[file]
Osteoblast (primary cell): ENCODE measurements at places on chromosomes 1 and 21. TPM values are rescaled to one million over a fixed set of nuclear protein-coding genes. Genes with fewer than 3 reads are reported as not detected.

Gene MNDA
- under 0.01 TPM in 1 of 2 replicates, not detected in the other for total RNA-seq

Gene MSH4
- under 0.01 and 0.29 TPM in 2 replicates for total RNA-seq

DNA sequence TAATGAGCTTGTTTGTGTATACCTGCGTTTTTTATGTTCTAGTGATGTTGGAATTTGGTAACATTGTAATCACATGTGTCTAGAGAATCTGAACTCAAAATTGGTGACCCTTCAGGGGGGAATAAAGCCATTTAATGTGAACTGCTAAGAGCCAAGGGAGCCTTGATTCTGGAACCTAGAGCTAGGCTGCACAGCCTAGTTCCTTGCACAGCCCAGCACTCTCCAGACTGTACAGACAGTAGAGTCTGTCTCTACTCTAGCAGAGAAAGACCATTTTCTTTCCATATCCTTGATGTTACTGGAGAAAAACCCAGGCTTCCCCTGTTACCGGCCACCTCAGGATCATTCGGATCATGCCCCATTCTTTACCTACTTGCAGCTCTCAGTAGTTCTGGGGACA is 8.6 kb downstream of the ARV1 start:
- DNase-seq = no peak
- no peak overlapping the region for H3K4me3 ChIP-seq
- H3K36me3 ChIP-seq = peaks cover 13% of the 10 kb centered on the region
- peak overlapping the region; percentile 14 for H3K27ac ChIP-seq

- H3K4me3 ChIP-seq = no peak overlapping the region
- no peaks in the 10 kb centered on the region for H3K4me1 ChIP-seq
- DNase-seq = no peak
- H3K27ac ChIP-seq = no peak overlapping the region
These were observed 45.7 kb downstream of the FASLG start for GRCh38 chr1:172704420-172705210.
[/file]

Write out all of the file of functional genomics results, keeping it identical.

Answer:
Osteoblast (primary cell): ENCODE measurements at places on chromosomes 1 and 21. TPM values are rescaled to one million over a fixed set of nuclear protein-coding genes. Genes with fewer than 3 reads are reported as not detected.

Gene MNDA
- under 0.01 TPM in 1 of 2 replicates, not detected in the other for total RNA-seq

Gene MSH4
- under 0.01 and 0.29 TPM in 2 replicates for total RNA-seq

DNA sequence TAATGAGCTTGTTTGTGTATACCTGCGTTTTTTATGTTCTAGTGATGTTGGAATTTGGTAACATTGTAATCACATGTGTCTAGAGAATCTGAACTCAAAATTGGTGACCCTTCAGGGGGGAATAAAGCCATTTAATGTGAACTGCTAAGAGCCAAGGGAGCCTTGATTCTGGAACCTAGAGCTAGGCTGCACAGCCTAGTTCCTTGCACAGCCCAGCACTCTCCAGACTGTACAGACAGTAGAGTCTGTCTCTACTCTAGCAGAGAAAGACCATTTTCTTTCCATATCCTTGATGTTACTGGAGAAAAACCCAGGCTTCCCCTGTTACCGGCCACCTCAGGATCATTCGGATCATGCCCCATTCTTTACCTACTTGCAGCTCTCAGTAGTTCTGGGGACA is 8.6 kb downstream of the ARV1 start:
- DNase-seq = no peak
- no peak overlapping the region for H3K4me3 ChIP-seq
- H3K36me3 ChIP-seq = peaks cover 13% of the 10 kb centered on the region
- peak overlapping the region; percentile 14 for H3K27ac ChIP-seq

- H3K4me3 ChIP-seq = no peak overlapping the region
- no peaks in the 10 kb centered on the region for H3K4me1 ChIP-seq
- DNase-seq = no peak
- H3K27ac ChIP-seq = no peak overlapping the region
These were observed 45.7 kb downstream of the FASLG start for GRCh38 chr1:172704420-172705210.